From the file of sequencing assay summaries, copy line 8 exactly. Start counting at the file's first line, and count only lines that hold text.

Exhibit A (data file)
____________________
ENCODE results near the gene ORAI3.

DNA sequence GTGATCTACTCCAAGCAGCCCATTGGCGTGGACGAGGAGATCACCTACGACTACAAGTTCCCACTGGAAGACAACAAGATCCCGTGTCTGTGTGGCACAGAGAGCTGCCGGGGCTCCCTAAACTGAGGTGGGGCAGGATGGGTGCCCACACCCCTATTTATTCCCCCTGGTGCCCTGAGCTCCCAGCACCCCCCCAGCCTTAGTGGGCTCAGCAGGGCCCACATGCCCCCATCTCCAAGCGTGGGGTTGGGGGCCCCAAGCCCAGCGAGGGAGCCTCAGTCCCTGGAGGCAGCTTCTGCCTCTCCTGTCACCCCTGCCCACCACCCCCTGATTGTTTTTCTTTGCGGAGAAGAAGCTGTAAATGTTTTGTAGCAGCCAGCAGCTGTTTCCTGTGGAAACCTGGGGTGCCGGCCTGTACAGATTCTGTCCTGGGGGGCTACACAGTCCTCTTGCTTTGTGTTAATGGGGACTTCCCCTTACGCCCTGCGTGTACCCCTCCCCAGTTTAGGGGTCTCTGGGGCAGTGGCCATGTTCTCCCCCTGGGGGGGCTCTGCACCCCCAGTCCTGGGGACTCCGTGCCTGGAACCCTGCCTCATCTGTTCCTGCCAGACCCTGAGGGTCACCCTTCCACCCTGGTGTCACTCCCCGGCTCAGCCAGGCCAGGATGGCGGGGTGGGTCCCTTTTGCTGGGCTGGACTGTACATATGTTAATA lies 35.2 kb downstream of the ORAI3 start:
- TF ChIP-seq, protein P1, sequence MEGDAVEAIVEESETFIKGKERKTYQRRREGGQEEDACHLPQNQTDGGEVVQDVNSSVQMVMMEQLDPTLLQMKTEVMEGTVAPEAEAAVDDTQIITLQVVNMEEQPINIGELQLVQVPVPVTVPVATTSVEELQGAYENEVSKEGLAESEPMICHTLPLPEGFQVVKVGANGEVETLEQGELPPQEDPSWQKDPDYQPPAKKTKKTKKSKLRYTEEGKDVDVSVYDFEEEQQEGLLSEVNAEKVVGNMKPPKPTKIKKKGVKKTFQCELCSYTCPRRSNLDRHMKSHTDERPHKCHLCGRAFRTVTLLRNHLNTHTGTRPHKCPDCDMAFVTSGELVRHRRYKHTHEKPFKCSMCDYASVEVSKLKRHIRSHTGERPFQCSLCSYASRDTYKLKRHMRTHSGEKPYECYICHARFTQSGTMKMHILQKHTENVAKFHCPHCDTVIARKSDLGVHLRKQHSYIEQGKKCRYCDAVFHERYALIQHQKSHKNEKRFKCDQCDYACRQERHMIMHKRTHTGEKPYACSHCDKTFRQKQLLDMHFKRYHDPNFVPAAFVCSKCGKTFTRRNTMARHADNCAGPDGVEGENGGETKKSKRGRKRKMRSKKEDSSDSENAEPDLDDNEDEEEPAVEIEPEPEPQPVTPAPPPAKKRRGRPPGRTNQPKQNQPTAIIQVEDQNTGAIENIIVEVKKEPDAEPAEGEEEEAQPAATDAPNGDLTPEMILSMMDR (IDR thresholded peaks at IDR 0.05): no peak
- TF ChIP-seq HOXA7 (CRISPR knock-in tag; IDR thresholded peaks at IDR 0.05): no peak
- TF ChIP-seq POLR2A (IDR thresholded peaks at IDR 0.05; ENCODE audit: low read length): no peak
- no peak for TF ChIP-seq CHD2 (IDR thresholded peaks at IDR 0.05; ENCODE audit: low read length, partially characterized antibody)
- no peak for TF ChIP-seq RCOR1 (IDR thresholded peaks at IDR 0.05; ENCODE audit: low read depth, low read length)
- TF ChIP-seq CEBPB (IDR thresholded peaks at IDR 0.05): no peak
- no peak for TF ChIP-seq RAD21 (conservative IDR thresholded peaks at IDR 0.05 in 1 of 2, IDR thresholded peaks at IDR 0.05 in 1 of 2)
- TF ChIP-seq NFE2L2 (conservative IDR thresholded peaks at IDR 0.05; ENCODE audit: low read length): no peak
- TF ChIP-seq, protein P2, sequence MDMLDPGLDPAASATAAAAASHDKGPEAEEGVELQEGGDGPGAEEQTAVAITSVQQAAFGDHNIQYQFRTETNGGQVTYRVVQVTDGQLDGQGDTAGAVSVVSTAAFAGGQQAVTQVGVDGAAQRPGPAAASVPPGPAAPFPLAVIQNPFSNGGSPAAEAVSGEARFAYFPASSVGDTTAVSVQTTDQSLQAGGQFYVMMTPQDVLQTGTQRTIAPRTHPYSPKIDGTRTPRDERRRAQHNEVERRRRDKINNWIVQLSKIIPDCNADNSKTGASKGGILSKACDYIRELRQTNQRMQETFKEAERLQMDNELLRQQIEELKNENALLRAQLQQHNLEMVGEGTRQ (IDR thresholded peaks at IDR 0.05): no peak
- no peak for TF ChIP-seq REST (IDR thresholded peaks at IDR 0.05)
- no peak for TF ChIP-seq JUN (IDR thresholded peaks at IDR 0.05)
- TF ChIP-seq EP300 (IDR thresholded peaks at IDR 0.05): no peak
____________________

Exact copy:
- TF ChIP-seq CEBPB (IDR thresholded peaks at IDR 0.05): no peak